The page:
The speaker of Iraq’s parliament has said the government should resign and hold early elections after a string of attacks ripped through the country.
On Monday, Osama al-Nujaifi, a Sunni and leading member of the secular, Sunni-backed Iraqiya bloc, which has long been at odds with Nouri al-Maliki, the Iraqi prime minister, demanded that the government resign, reports the AFP news agency.
Nujaifi said the government should be replaced by a smaller cabinet of independent figures, who would not stand in the next elections, and he called on the electoral commission to prepare for early polls and for parliament to then be dissolved.
The initiative is aimed at “national reconciliation and maintaining the gains of democracy,” as well as “sparing the country from the spectre of civil war and sectarian strife,” a statement from Nujaifi’s office said.
Iraq’s next parliamentary elections are scheduled in 2014.
Ali Mussawi, Maliki’s spokesman, said the premier supported dissolving parliament, but that the legislature must go before the government.
“We support dissolving the parliament,” Mussawi told the AFP news agency.
But he said the order suggested by Nujaifi was “unconstitutional,” and that the appropriate procedure was for parliament to be dissolved and the current government to continue in a caretaker role until new elections are held.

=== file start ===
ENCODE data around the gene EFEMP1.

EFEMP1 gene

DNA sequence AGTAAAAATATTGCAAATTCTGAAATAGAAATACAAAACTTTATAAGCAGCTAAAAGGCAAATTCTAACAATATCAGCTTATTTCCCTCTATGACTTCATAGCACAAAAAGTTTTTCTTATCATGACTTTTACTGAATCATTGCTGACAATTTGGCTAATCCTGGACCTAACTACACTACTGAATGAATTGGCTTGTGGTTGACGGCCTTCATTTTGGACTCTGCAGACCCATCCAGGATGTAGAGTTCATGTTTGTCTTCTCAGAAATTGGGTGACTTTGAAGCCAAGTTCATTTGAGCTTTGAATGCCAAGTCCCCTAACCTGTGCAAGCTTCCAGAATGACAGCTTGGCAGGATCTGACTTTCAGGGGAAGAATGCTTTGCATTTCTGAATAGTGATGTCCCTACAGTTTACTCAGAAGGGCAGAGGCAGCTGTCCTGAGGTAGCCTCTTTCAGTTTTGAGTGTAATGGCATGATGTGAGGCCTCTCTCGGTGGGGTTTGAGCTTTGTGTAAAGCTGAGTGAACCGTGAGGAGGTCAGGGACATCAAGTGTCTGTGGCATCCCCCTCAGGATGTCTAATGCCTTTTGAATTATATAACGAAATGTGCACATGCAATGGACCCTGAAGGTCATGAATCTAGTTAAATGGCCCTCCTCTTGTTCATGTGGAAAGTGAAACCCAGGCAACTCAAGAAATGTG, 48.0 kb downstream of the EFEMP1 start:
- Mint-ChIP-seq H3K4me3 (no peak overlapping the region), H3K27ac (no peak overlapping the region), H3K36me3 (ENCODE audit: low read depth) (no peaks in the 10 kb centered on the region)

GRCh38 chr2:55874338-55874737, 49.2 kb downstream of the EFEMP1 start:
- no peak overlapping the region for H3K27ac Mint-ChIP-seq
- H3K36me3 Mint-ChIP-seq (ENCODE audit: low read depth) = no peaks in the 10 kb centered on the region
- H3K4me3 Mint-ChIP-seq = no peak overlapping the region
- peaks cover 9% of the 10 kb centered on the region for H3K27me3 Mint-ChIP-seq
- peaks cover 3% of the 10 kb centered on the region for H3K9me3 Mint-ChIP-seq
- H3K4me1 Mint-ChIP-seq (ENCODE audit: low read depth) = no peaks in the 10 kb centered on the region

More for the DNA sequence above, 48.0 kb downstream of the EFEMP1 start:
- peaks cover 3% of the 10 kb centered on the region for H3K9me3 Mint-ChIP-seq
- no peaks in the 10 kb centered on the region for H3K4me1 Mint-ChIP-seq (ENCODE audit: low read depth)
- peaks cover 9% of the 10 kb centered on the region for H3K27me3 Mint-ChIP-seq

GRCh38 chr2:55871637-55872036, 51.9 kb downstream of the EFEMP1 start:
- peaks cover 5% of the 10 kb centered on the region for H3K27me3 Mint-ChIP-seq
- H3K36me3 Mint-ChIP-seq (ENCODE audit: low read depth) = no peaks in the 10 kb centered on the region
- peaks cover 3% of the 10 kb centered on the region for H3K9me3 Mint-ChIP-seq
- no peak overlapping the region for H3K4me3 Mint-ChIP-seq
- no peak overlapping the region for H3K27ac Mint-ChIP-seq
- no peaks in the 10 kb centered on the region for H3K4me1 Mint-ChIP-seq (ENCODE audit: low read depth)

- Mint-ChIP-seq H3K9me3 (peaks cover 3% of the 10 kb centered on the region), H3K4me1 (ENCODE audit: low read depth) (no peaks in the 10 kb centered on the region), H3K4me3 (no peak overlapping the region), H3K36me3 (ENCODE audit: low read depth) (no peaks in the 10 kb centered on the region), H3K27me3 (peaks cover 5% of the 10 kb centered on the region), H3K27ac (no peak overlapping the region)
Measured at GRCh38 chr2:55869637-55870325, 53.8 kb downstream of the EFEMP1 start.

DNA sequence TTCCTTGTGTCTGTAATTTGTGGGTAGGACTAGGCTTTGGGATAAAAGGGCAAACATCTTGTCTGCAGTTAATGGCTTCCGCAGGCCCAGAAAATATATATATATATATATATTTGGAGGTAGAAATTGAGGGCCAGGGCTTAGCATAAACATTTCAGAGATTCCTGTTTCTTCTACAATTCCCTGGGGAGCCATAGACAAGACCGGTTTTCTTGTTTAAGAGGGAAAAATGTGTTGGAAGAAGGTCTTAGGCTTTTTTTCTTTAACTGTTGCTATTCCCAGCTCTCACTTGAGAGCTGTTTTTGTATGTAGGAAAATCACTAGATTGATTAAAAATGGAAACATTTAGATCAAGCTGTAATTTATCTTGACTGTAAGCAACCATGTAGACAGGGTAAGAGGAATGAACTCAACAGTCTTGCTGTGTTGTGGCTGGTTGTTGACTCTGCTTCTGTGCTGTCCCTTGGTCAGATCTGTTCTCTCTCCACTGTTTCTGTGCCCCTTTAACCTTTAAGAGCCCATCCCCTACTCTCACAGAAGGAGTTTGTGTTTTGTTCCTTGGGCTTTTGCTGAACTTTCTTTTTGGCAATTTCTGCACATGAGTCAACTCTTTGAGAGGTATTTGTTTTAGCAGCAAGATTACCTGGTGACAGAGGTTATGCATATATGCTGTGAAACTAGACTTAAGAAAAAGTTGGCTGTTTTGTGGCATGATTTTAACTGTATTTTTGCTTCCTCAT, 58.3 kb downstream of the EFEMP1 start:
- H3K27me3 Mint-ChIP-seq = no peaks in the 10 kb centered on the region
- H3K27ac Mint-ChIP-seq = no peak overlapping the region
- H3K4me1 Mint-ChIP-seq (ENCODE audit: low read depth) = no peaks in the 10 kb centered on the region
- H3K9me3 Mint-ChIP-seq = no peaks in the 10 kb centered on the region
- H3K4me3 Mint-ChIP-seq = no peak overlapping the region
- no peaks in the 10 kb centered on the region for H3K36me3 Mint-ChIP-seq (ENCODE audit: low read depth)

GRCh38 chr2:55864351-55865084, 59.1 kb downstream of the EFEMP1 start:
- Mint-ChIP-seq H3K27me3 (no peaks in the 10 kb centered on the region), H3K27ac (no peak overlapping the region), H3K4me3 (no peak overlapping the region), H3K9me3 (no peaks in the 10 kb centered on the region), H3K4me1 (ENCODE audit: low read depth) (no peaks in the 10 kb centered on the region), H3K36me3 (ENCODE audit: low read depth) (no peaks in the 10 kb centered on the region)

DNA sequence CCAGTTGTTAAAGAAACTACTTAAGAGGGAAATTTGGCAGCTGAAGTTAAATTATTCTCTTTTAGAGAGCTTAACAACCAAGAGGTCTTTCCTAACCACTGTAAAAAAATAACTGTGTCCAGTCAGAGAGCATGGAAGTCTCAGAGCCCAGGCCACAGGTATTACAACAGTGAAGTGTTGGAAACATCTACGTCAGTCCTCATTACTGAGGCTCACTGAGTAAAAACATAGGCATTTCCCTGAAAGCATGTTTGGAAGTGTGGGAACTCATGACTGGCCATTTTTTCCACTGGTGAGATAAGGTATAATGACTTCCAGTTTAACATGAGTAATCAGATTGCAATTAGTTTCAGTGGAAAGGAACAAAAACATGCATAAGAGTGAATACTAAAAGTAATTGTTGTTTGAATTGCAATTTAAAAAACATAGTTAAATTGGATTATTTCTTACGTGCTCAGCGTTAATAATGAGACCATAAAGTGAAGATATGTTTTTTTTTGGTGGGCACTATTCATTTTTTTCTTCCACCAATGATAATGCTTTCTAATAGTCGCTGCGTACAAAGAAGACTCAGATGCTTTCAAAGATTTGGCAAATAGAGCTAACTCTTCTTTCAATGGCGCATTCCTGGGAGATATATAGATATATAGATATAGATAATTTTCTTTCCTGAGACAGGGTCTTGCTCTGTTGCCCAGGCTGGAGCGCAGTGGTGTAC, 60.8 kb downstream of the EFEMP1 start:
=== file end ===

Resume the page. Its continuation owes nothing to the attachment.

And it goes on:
Nujaifi’s comments came as five car bombs exploded in public areas in predominantly Shia cities and districts in central and southern Iraq, killing 25 civilians and wounding 97, officials said.
Police said two bombs exploded in the town of Amara in Missan province, killing 15 people and wounding another 45.
One of the bombs went off near a police station and the other one near a market
In the city of Diwaniya, a bomb in a parked car exploded near a restaurant, killing four civilians and wounding 25 others, according to police.
Hours later, another car bomb went off in the revered Shia city of Karbala, killing three civilians and wounding 12 others, police said.
A car bomb also ripped through a Shia neighbourhood in the otherwise predominantly Sunni town of Mahmoudiya, south of Baghdad, killing three and wounding 15, local police said.
Earlier in the morning an attack by gunmen killed two soldiers north of Mosul, capital of Nineveh province. Another two soldiers were wounded.
Monday’s explosions were the latest in a string of attacks across the country.
On Saturday, gunmen killed 10 people in Iraq, including five soldiers near the main Sunni protest camp west of Baghdad, in a wave of violence that has raised fears the country faces a new round of sectarian bloodshed.
The attack on the army intelligence soldiers in Ramadi drew a quick response from the Iraqi Prime Minister Nouri al-Maliki, whose Shia-led government has been the target of rising Sunni anger over perceived mistreatment.
Iraqi officials have repeatedly claimed that armed groups, such as al-Qaeda in Iraq and supporters of former Iraqi leader Saddam Hussein’s regime, have infiltrated the Sunni demonstrations.
“I call upon the peaceful protesters to expel the criminals targeting military and police,” al-Maliki said in a statement posted on his official website.
Members of Iraq’s Muslim Sunni minority have been rallying for the past four months in several Iraqi cities to protest against what they describe as unfair treatment.
Tensions increased earlier this week when fighting broke out in the northern town of Hawija during a security crackdown on a protest encampment.